NASA's Jet Propulsion Laboratory in California
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Change management is an issue for most organizations — particularly when it comes to technical deployment. Departments can design amazing tools just to have a hard time getting staff to use them and when you talk about digital workplace tools, user adoption typically tops the list of important metrics.

So how can you ensure users will want to use and be delighted by the tools and services provided to them? One organization believes you need to bring those users in at the ground floor.

Moments of Engagement

NASA's Tom Soderstrom believes he has cracked the code. IT Chief Technology and Innovation Officer for the Jet Propulsion Laboratory, Soderstrom promotes a culture where instead of having to deal with new tech, users help develop it, connected through what he calls "moments of engagement."

A moment of engagement, he explains, "is when some end user has a really good idea and is really excited about it." For example, his department recently built a chatbot Deep Space Network (DSN) scientists can use to find the network's next available track or antenna.

According to Soderstrom, a developer passionate about the DSN brought the idea forward, "we look[ed] at it, and we [said], 'You know what? That is a good idea. We should do it.'"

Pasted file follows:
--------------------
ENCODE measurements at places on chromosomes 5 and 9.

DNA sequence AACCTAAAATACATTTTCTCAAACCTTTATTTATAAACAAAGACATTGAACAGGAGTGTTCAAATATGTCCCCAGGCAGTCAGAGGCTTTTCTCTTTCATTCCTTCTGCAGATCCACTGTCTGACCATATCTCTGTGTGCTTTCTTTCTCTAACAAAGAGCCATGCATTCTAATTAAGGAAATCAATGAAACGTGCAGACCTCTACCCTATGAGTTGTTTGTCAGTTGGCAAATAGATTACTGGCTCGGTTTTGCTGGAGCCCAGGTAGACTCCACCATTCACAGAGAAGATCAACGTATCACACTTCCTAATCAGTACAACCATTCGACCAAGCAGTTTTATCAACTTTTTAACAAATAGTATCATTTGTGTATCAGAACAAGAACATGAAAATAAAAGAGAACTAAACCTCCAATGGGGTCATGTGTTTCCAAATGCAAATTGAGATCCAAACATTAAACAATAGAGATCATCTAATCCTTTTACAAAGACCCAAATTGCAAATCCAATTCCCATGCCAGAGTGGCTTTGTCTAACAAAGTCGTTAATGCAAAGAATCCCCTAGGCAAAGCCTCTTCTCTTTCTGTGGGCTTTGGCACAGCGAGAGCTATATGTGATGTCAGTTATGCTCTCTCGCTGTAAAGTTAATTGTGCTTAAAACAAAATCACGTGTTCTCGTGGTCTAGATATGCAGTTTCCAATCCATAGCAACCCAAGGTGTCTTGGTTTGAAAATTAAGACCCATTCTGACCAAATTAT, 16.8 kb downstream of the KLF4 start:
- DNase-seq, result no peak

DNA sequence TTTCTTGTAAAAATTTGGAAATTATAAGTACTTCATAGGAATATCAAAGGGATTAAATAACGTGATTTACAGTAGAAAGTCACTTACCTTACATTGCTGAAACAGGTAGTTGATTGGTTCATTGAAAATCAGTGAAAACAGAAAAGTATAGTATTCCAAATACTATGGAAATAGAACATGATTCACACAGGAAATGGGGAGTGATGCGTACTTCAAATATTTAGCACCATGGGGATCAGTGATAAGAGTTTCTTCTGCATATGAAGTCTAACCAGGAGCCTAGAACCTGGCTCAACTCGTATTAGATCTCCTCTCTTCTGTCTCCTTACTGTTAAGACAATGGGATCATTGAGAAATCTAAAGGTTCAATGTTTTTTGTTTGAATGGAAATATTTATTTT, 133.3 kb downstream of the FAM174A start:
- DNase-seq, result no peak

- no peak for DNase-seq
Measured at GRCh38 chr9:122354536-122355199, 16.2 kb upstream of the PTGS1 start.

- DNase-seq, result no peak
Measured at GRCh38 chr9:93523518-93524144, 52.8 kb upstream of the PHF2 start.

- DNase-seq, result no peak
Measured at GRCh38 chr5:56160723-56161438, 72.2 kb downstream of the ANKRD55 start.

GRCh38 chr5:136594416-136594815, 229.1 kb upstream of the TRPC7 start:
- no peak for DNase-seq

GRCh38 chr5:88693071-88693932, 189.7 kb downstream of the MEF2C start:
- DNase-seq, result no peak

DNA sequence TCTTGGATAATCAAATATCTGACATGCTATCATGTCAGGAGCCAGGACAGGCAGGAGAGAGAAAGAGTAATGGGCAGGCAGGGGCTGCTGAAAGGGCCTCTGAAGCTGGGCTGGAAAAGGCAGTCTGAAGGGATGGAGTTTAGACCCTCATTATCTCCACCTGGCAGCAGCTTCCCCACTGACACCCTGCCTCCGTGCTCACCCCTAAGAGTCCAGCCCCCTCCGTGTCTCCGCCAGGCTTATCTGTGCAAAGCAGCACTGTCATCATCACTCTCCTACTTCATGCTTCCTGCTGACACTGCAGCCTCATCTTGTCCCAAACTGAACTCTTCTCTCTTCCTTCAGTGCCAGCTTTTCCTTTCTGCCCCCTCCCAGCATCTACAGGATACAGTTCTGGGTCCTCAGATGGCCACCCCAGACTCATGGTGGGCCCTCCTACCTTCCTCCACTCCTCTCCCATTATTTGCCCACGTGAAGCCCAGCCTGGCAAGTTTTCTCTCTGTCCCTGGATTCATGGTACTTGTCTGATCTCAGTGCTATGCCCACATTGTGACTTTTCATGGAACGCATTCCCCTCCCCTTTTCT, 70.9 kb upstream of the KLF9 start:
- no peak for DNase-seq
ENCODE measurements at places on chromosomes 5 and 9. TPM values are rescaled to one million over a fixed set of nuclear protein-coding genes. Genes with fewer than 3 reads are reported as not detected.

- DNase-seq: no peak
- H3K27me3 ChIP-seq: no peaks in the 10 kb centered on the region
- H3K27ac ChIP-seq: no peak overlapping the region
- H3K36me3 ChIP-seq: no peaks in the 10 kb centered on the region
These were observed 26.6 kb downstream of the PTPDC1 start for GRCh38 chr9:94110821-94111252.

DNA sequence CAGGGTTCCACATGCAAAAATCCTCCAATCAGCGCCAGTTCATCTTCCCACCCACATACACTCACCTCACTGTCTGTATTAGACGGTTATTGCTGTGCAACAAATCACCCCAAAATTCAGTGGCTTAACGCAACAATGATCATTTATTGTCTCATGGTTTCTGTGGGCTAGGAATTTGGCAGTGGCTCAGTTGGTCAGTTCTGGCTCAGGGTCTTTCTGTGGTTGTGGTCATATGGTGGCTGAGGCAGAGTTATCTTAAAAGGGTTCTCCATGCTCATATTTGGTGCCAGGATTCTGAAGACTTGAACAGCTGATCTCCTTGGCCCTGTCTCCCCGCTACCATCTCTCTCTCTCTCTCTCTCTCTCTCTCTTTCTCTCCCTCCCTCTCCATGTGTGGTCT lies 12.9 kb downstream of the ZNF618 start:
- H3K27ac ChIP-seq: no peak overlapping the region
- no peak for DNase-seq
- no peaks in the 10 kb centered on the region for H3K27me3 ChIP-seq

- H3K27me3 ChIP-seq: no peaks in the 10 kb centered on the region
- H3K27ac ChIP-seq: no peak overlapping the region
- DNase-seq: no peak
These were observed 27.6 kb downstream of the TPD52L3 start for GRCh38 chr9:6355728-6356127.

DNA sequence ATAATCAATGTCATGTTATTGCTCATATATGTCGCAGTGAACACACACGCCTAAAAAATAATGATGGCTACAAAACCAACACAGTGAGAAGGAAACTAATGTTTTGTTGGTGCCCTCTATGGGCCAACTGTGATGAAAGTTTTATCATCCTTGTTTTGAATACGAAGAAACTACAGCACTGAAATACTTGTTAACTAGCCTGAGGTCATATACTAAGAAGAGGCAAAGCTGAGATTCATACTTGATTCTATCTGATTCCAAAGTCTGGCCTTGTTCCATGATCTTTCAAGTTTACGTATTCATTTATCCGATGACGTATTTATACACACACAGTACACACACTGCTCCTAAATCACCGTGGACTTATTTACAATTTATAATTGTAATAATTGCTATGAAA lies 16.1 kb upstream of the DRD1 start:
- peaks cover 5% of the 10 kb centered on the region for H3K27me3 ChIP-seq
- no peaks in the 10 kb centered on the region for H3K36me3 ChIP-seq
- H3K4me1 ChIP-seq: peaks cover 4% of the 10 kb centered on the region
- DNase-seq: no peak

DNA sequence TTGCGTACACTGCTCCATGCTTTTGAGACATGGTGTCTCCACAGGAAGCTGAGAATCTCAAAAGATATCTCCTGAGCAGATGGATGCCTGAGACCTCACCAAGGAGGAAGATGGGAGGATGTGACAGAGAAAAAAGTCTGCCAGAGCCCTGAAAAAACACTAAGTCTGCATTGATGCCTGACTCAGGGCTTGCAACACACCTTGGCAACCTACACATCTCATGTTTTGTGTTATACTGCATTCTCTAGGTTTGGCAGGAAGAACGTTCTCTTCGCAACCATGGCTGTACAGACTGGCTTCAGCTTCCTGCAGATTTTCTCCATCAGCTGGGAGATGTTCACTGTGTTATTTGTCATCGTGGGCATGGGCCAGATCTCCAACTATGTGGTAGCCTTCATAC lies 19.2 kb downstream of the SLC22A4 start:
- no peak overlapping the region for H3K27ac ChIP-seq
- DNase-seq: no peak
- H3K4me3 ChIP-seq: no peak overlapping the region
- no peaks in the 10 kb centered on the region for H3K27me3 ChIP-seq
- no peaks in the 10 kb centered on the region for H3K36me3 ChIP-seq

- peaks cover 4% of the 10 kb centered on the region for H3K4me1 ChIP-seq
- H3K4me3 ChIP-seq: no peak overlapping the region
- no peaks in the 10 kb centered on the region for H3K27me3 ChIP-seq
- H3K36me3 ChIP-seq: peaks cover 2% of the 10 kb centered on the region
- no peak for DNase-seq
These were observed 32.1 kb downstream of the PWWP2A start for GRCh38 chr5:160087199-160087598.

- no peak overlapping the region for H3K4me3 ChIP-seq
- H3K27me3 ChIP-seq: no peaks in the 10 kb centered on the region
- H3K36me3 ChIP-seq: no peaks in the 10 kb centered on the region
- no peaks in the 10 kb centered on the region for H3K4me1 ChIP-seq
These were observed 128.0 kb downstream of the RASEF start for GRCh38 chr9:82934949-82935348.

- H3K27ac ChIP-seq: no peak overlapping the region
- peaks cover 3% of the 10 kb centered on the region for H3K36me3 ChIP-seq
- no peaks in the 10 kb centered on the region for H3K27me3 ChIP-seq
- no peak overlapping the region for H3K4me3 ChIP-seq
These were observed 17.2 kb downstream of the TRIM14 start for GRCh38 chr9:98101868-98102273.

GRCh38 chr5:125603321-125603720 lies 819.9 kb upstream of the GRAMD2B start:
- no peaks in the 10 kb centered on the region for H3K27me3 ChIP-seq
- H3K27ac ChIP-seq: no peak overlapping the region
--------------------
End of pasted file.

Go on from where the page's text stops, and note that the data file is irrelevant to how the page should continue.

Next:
And they did: The developer began work immediately, a demo was ready for testing that night, and user feedback was available by morning.

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Making it Repeatable

This project's not an outlier, Soderstrom explains, rather the norm. When a developer starts something, "they just go off and do it as quickly as they can," he says. "Once they can demonstrate it, then we get other people involved — usually from that department to just kind of wring it out a little bit, make it better. And once we've done that, then they spend some time demonstrating it to their end users."

This involvement, he continues, helps "the end user community be the heroes or get the credit." Staff offer ideas to make the tool better, which the tech department implements post-haste. Soderstrom says the DSN chatbot, for example, is currently being updated "almost hourly with the very passionate engagement from the end user community."

With staff suggestions included, employees are more likely to use the bot. They're also more likely to convince friends from other departments that involvement is worth it.

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Moments of Engagement Can Be Fleeting

Acting on user input alone isn't enough, though. As Soderstrom urges, inclusion must be appreciated quickly: "A moment of engagement lasts only a moment. It's a good idea among other good ideas and if nothing happens with it, if IT doesn't respond quickly enough, it's gone."

The Downside

Once external departments are involved, said Soderstrom, they can get pretty enthusiastic, which has left his team with more requests for new chatbots than they have time to build. "Everybody wants one," he said.